It is an object of the invention provide a compact image sensor, comprising an imperviously sealed package made of an electrically insulating material, said package having a front face provided with a window made of an electrically insulating material which is transparent to light rays, and a rear face forming the back of the package, said sensor further having, in this package, a stack arrangement comprising, between the back of the package and the window, an insulating support, a set of photosensitive elements with a semiconducting substrate, said photosensitive elements forming a photosensitive surface bounded by a periphery, comprising contacts for connection with the photosensitive elements and connection means to connect the contacts with connection terminals, enabling electrical supply to the photosensitive elements and enabling the collection of electrical signals given by these elements when they are illuminated, said connection elements going through the back of the package, wherein the semiconducting substrate is located so as to face the window, the photosensitive elements being located so as to face the insulating support and receiving the light rays that have gone through the window and the substrate, the connection terminals going through the insulating support and coming out, by respective ends, on to a face of this support that faces the photosensitive surface and the contacts, the connection means being interposed between said ends of the terminals and the corresponding contacts.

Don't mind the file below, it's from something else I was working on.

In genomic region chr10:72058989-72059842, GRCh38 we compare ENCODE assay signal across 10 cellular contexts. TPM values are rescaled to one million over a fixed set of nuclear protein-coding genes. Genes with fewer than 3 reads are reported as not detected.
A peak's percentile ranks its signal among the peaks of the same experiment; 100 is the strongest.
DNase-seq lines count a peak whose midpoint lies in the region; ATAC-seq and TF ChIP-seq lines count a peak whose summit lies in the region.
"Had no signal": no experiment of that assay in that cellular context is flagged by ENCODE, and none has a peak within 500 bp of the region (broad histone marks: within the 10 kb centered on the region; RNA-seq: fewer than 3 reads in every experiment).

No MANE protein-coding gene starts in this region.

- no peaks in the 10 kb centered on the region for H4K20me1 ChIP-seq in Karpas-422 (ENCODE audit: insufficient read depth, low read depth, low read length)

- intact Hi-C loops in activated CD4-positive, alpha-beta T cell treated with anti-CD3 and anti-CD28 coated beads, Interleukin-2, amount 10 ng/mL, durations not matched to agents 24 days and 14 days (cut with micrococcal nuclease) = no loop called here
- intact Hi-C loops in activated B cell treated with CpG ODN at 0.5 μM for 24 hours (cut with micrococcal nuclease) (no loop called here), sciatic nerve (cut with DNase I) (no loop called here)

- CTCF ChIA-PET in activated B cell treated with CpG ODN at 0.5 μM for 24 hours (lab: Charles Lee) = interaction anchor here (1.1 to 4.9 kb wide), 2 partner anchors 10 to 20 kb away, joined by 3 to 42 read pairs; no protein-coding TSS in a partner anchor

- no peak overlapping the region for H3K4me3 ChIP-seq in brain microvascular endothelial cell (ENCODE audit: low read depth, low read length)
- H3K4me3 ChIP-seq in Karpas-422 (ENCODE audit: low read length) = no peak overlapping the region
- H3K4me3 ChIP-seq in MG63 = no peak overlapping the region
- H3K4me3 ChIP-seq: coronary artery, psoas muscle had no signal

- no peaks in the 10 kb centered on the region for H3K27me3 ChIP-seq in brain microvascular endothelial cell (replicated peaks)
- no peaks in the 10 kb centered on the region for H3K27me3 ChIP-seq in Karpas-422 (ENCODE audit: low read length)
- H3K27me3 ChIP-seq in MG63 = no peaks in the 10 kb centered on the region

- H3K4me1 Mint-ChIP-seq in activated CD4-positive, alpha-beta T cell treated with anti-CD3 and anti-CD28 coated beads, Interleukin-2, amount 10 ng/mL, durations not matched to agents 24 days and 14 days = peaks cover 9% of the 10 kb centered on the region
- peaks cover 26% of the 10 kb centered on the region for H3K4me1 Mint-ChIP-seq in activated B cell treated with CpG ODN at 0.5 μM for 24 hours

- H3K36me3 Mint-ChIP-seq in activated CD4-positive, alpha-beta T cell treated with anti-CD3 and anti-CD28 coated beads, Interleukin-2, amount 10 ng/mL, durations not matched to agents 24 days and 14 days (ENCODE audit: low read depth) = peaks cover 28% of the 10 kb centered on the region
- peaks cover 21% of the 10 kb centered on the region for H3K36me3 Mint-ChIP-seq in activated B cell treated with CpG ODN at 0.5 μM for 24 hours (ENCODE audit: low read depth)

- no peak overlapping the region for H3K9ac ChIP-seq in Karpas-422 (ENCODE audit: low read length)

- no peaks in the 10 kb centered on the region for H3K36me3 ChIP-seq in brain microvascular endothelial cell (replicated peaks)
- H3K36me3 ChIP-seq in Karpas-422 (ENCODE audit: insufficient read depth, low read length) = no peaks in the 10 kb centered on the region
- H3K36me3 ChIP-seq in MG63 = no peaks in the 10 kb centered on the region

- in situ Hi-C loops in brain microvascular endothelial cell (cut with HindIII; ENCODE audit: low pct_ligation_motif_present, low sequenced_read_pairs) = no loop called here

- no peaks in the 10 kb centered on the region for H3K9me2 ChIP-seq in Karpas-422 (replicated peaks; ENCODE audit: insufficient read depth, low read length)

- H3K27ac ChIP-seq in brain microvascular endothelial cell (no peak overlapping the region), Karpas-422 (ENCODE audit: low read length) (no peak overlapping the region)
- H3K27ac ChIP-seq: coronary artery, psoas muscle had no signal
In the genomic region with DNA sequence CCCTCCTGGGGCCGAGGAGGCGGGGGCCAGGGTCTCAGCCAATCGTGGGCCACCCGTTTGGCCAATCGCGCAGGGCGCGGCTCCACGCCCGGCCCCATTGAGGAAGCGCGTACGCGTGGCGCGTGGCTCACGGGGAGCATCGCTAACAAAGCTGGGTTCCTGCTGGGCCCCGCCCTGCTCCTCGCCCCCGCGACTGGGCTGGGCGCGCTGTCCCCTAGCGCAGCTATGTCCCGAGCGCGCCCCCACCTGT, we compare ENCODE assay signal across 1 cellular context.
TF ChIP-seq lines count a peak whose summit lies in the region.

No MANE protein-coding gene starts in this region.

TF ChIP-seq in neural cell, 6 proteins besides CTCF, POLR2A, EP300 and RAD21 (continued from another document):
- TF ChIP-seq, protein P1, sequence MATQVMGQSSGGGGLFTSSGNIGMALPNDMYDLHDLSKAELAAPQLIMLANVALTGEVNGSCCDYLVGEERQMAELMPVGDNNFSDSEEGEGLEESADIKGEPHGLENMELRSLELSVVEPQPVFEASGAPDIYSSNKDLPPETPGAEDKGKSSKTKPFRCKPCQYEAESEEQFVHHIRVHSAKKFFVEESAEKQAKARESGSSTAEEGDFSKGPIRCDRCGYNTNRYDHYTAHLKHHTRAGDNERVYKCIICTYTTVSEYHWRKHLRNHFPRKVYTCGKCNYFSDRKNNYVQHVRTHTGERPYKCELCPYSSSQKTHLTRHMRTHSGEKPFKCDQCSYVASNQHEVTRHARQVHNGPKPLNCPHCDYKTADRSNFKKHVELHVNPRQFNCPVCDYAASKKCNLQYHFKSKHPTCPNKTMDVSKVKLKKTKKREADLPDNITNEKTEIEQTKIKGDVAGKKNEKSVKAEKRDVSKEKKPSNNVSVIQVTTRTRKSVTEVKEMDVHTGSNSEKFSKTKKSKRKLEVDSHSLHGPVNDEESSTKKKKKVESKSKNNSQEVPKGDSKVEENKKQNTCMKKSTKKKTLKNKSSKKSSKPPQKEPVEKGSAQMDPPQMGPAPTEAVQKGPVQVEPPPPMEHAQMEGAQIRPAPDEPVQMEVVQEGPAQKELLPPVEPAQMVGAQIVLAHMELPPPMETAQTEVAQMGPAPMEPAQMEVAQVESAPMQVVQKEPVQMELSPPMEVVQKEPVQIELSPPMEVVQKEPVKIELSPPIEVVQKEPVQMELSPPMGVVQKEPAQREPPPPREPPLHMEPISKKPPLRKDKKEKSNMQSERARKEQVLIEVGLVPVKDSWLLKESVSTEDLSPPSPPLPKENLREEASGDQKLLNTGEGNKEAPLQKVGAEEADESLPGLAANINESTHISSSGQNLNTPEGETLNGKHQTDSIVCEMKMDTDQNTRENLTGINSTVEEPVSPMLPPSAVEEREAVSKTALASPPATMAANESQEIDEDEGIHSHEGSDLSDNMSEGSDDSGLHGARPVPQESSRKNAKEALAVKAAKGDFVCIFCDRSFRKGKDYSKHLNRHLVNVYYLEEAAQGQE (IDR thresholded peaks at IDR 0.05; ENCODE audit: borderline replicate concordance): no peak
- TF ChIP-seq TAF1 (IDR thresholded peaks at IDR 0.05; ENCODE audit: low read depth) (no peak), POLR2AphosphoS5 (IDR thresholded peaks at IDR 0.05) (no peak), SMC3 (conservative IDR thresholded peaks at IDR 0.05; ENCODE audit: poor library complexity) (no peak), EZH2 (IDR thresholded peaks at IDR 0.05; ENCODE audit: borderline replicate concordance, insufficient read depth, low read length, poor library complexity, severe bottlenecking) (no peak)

According to another characteristic of the invention, the connection means comprise spacers made of an electrically conductive material, respectively interposed between the ends of the terminals and the corresponding contacts, these spacers being in contact with these ends and these terminals.